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Chemical industry weekly news roundup, 4 October
October 4, 2013 | By LINDSAY FROST
This Week in CW:
Monsanto reports a wider-than-expected loss for its seasonally weak quarter and missed analyst forecasts as year-over-year (YOY) gains in corn seed and glyphosate sales were not enough to offset steep declines in soybean and vegetables. The company posted a net loss of $249 million (47 cts/share) for the quarter ended 31 August, compared with a net loss of $229 million (44 cts/share) in the year-ago quarter. Analysts had expected a net loss of 43 cts/share, according to a consensus of estimates compiled by Thomson Reuters (New York). Sales increased 4.9% YOY, to $2.2 billion. Monsanto also announced an agreement to acquire agriculture analytics and risk-management firm The Climate Corporation for $930 million.
Brazilian businessman Marcelo Odebrecht plans to invest about $8.1 billion in Mexico over the next five years, according to a statement from Mexico's president. Marcelo Odebrecht met with the president, Enrique Peña Nieto, on 1 October. Odebrecht, who leads an industrial conglomerate that carries his name, says his organization plans to invest in petrochemicals, renewable energy, ethanol and sugar production, and highway concessions. The Odebrecht group (Salvador, Brazil) has already invested $1.8 billion of the total in studies and projects, the statement says. However, the Ministry of Economy (Mexico City) says that Mexico has received just under $1.2 billion in direct foreign investment from Brazil since 1999.
BASF, the third-largest agricultural chemicals producer, behind Syngenta and Bayer CropScience, has raised its 2020 crop protection sales targets to €8 billion ($10.8 billion) from the previously announced €6 billion, which it now hopes to reach by 2015, the company announced today. Speaking at a press briefing at the company’s crop protection headquarters in Limburgerhof, Germany, Markus Heldt, president/crop protection at BASF, said that these targets will be achieved through organic growth, including higher capital expenditure (capex), raised peak sales potential from its R&D pipeline, and increased sales in emerging markets. BASF will, at the same time, continue to expand its portfolio of solutions and increase initiatives that support growers with their overall farm managements.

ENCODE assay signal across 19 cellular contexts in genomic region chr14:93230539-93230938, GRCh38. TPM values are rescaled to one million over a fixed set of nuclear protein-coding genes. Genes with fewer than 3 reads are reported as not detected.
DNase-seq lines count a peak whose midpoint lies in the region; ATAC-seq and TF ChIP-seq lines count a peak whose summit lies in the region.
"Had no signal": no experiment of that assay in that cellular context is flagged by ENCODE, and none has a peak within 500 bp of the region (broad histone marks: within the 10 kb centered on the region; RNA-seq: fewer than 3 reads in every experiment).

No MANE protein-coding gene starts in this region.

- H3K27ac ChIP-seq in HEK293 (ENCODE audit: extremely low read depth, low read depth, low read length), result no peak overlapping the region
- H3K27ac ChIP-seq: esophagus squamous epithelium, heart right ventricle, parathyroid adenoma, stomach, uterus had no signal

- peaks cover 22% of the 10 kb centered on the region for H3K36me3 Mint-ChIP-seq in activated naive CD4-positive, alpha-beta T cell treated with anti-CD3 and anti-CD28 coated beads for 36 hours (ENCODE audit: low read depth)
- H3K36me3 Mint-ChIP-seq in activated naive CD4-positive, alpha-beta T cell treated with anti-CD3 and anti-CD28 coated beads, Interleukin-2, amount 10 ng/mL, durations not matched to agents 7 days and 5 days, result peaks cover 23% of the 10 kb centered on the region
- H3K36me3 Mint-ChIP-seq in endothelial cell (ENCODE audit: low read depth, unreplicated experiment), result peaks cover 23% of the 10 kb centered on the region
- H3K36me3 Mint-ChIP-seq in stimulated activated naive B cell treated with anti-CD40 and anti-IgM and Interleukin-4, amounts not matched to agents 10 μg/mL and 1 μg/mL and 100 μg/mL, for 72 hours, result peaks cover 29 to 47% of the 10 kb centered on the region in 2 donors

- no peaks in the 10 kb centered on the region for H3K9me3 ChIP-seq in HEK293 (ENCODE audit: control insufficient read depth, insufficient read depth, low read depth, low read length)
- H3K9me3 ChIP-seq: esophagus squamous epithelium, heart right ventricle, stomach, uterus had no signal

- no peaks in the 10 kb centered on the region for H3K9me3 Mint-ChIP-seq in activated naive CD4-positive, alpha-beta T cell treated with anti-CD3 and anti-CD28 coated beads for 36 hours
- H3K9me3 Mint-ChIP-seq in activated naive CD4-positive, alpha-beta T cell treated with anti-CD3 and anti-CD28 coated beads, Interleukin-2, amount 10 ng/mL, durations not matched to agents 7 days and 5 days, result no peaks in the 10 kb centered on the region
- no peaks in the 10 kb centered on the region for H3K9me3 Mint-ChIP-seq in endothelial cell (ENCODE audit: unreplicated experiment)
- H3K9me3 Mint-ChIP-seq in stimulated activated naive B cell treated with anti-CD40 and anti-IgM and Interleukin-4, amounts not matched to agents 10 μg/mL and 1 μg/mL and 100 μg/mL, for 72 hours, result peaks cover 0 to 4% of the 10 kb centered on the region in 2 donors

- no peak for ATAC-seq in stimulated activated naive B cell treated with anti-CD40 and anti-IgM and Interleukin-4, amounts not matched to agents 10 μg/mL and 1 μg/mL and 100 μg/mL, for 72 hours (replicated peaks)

Chevron Phillips Chemical’s (CPChem; The Woodlands, TX) board has approved the company's US Gulf Coast (USGC) petrochemicals project, the company announced on 3 October. First announced in March 2011, the project comprises a 1.5-million m.t./year ethane cracker and two 500,000 m.t./year polyethylene facilities. CPChem says it has awarded an engineering, procurement and construction (EPC) contract for the cracker, which will be built at the Cedar Bayou plant in Baytown, TX, to a joint venture between JGC (USA) and Fluor Enterprises.
Around the Web:
CNN Money reported on Thursday that the government would not release its key monthly jobs report as originally scheduled for today, the Department of Labor confirmed. Citing a "lapse in funding" amid the government shutdown, Department of Labor spokesman Stephan Barr said the report has not yet been rescheduled for release at a later date. The only other time the jobs report was delayed was in the previous government shutdown in January 1996, when it was released two weeks late. Independent economists were expecting the new data to show the unemployment rate remained at 7.3% in September. They were also predicting the economy added 183,000 jobs last month, up slightly from 169,000 jobs in August.
After largely shrugging off the first few days of a US government shutdown, US markets finally fell due to worries over Washington gridlock, BBC reports. The Dow Jones Industrial Average, S&P 500, and Nasdaq all closed down by close to 1% on Thursday. The decline followed the release of a report by the US Treasury warning of the "catastrophic" impact of a failure to raise the nation's borrowing limit. The debt ceiling must be raised by 17 October to avoid a debt default. The Dow Jones index fell 136 points, closing below 15,000, after surpassing the symbolic milestone on 9 September.
According to Phys.org, The US government shutdown puts international science collaboration in peril and could have far-reaching impacts on innovation and research, the American Association for the Advancement of Science Office of Government Relations said Wednesday. The majority of staff at US science agencies are affected by the shutdown, with half of the Department of Health and Human Services and three quarters of the National Institutes of Health on unpaid leave. The US space agency has gone almost completely dark, except for support for the International Space Station and its astronauts as well as for other satellite missions now underway.